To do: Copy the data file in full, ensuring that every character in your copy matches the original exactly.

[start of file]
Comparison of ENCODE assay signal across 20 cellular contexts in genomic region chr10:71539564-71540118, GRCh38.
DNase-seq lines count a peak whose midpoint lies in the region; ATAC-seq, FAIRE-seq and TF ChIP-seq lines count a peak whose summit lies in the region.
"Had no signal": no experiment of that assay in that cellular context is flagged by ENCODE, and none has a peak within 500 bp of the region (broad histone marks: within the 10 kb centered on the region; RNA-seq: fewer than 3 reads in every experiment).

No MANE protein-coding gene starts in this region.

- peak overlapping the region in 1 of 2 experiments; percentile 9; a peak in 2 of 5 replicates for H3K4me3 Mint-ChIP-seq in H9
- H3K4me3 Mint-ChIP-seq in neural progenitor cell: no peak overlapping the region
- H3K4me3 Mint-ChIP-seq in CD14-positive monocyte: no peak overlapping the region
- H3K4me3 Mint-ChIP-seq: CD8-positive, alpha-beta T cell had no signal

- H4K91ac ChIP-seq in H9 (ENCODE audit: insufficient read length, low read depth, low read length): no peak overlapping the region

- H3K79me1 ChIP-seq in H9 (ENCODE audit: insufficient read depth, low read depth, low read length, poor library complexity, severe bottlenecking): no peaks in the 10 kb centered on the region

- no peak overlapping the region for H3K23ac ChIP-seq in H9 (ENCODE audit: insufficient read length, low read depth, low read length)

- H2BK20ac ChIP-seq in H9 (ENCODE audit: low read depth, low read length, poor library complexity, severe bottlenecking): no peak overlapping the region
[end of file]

Comparison of ENCODE assay signal across 20 cellular contexts in genomic region chr10:71539564-71540118, GRCh38.
DNase-seq lines count a peak whose midpoint lies in the region; ATAC-seq, FAIRE-seq and TF ChIP-seq lines count a peak whose summit lies in the region.
"Had no signal": no experiment of that assay in that cellular context is flagged by ENCODE, and none has a peak within 500 bp of the region (broad histone marks: within the 10 kb centered on the region; RNA-seq: fewer than 3 reads in every experiment).

No MANE protein-coding gene starts in this region.

- peak overlapping the region in 1 of 2 experiments; percentile 9; a peak in 2 of 5 replicates for H3K4me3 Mint-ChIP-seq in H9
- H3K4me3 Mint-ChIP-seq in neural progenitor cell: no peak overlapping the region
- H3K4me3 Mint-ChIP-seq in CD14-positive monocyte: no peak overlapping the region
- H3K4me3 Mint-ChIP-seq: CD8-positive, alpha-beta T cell had no signal

- H4K91ac ChIP-seq in H9 (ENCODE audit: insufficient read length, low read depth, low read length): no peak overlapping the region

- H3K79me1 ChIP-seq in H9 (ENCODE audit: insufficient read depth, low read depth, low read length, poor library complexity, severe bottlenecking): no peaks in the 10 kb centered on the region

- no peak overlapping the region for H3K23ac ChIP-seq in H9 (ENCODE audit: insufficient read length, low read depth, low read length)

- H2BK20ac ChIP-seq in H9 (ENCODE audit: low read depth, low read length, poor library complexity, severe bottlenecking): no peak overlapping the region